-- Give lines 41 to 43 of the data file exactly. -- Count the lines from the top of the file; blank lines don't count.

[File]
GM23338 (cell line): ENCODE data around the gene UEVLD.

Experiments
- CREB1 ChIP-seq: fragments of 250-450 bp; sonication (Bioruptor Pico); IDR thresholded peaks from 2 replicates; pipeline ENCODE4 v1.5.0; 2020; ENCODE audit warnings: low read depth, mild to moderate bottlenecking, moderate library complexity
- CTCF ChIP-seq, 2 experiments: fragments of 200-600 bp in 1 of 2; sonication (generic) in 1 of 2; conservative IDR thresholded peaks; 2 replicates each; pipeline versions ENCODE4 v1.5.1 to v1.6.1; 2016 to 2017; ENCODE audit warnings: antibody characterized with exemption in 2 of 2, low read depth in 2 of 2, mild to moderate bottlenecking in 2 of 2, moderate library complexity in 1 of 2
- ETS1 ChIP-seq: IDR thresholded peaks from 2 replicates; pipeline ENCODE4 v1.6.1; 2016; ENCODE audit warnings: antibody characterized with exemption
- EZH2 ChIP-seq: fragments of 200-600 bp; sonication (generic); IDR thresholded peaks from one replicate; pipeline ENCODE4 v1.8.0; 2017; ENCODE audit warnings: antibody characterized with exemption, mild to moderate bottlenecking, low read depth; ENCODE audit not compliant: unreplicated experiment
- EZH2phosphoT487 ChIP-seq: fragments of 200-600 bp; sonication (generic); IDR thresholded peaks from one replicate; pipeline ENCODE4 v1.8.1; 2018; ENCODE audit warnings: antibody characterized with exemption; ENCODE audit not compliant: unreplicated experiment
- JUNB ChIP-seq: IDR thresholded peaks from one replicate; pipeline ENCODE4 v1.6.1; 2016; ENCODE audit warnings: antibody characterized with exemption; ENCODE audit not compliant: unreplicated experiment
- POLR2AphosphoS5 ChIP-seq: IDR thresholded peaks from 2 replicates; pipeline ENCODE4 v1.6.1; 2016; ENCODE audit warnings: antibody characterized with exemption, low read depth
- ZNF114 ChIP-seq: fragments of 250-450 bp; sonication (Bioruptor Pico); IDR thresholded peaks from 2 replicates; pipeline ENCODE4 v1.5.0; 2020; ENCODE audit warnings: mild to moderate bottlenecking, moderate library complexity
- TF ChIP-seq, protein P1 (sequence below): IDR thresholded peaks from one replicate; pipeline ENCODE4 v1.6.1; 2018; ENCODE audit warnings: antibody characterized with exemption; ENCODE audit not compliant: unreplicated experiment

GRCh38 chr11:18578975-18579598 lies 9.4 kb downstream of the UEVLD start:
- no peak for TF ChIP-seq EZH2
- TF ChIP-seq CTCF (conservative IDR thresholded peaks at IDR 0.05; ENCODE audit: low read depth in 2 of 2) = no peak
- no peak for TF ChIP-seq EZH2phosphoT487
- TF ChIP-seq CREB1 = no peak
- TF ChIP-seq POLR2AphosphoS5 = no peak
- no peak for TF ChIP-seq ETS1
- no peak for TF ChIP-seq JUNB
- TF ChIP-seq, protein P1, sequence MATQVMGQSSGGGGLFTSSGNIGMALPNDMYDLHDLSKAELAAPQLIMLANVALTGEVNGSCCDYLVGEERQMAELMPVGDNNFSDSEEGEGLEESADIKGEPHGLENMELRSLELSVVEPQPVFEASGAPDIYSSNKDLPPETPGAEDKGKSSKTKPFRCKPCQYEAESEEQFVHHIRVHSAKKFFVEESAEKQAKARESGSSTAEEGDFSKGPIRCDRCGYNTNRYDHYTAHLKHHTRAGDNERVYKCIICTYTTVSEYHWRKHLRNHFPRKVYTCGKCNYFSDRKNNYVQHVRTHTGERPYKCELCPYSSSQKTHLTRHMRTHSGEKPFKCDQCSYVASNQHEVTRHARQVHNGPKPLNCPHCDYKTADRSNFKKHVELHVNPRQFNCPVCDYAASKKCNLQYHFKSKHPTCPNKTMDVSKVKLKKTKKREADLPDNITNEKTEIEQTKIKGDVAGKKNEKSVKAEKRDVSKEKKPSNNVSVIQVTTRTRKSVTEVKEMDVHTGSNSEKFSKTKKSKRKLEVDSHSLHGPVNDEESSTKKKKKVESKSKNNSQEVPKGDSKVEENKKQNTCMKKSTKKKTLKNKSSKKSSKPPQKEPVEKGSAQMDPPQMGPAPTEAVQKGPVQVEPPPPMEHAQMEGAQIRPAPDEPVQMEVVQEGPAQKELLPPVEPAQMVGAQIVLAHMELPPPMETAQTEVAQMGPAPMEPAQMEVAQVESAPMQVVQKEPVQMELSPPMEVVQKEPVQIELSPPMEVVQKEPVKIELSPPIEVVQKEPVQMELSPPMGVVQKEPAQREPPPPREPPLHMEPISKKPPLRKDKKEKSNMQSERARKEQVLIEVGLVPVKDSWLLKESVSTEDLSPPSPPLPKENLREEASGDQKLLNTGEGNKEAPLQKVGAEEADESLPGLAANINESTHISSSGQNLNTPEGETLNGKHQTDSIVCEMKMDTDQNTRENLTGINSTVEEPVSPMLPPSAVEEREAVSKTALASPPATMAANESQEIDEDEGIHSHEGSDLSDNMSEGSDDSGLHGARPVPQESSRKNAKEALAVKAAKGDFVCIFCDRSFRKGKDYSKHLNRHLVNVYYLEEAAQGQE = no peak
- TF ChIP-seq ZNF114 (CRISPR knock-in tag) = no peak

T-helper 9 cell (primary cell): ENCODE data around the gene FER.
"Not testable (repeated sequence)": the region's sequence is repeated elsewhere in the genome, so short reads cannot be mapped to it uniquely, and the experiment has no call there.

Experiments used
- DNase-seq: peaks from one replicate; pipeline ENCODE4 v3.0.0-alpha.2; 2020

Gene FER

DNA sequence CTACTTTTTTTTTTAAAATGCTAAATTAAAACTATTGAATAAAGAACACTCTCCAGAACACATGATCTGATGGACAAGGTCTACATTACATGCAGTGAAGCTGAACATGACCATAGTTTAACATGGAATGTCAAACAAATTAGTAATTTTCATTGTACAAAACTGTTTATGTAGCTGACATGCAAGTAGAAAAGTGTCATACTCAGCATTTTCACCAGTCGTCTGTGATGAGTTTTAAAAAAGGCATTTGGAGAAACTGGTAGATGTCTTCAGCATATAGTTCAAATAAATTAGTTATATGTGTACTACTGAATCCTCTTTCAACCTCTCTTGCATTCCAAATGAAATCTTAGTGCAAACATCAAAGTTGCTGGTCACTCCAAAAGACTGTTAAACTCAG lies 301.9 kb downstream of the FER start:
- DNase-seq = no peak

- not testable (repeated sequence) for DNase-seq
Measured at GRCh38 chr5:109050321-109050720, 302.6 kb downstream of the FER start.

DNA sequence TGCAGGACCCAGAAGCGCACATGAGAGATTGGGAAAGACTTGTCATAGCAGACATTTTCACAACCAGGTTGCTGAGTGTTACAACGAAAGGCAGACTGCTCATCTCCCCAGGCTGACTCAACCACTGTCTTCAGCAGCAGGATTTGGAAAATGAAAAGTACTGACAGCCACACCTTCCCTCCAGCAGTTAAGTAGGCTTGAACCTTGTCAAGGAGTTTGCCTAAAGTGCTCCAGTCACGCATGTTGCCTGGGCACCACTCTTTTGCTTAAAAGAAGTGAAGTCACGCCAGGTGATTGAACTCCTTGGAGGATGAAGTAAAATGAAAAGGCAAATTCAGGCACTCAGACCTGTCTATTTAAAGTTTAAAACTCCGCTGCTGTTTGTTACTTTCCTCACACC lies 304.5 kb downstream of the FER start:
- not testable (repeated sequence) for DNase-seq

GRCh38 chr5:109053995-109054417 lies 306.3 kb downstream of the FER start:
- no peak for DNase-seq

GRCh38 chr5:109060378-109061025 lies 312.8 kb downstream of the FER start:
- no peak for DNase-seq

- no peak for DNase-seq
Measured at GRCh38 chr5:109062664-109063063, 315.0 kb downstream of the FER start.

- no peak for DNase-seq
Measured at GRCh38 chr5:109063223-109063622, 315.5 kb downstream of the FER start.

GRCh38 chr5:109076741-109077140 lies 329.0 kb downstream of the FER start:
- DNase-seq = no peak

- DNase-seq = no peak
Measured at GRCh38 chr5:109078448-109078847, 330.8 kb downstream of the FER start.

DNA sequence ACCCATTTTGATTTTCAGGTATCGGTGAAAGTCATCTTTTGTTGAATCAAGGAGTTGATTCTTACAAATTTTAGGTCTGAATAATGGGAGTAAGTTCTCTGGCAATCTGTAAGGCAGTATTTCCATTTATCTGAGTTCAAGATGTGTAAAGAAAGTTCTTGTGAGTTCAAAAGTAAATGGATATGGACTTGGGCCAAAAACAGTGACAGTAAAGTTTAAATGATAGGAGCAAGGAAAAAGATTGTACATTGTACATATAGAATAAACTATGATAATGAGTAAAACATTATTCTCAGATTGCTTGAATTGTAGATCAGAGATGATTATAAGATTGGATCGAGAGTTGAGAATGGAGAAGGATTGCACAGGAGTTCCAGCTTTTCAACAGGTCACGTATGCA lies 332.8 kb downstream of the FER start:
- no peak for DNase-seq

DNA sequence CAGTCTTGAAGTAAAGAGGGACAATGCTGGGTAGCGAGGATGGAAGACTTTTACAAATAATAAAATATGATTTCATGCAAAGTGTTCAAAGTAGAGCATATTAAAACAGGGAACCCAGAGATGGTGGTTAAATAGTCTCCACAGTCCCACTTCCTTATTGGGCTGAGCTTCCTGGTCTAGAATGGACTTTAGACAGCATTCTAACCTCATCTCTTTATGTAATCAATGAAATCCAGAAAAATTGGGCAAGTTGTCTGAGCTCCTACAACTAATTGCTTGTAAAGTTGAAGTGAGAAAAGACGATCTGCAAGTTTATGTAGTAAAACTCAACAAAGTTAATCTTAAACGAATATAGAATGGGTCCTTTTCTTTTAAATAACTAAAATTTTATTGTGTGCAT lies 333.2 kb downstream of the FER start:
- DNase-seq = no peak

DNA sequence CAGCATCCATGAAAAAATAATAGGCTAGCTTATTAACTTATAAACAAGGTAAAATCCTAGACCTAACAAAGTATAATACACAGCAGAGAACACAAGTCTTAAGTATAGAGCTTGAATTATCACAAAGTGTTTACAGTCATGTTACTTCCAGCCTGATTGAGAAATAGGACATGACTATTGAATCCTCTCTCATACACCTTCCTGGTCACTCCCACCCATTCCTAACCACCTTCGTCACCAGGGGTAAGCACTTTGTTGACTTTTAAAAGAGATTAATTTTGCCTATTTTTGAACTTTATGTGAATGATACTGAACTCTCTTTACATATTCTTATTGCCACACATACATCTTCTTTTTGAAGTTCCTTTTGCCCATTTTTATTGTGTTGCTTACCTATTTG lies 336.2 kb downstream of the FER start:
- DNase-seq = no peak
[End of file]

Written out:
GRCh38 chr5:109076741-109077140 lies 329.0 kb downstream of the FER start:
- DNase-seq = no peak

- DNase-seq = no peak